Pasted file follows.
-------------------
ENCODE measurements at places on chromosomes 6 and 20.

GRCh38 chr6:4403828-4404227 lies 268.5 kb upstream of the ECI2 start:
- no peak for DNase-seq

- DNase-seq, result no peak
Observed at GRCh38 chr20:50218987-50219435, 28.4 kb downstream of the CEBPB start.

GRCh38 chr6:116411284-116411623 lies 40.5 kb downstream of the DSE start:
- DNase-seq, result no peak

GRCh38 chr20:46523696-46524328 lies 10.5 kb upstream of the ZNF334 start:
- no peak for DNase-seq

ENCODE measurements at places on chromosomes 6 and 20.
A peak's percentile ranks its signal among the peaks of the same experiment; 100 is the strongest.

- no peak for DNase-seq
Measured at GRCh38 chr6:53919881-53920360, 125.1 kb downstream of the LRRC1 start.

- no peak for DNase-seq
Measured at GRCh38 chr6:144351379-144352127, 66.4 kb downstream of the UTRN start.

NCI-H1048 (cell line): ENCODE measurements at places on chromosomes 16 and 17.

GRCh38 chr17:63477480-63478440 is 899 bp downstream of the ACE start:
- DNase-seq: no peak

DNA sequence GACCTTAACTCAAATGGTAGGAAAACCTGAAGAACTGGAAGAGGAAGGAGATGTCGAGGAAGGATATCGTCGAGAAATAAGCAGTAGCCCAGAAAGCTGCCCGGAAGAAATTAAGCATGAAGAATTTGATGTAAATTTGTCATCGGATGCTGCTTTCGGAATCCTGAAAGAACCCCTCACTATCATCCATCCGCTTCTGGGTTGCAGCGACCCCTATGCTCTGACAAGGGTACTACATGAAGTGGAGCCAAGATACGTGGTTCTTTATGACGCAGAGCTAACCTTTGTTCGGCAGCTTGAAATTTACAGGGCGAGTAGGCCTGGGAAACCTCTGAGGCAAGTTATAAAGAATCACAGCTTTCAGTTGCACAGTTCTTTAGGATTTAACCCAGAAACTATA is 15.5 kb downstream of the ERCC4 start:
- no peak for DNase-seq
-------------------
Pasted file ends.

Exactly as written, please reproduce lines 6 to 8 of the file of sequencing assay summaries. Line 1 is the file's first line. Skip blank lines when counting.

GRCh38 chr6:116411284-116411623 lies 40.5 kb downstream of the DSE start:
- DNase-seq, result no peak

GRCh38 chr20:46523696-46524328 lies 10.5 kb upstream of the ZNF334 start: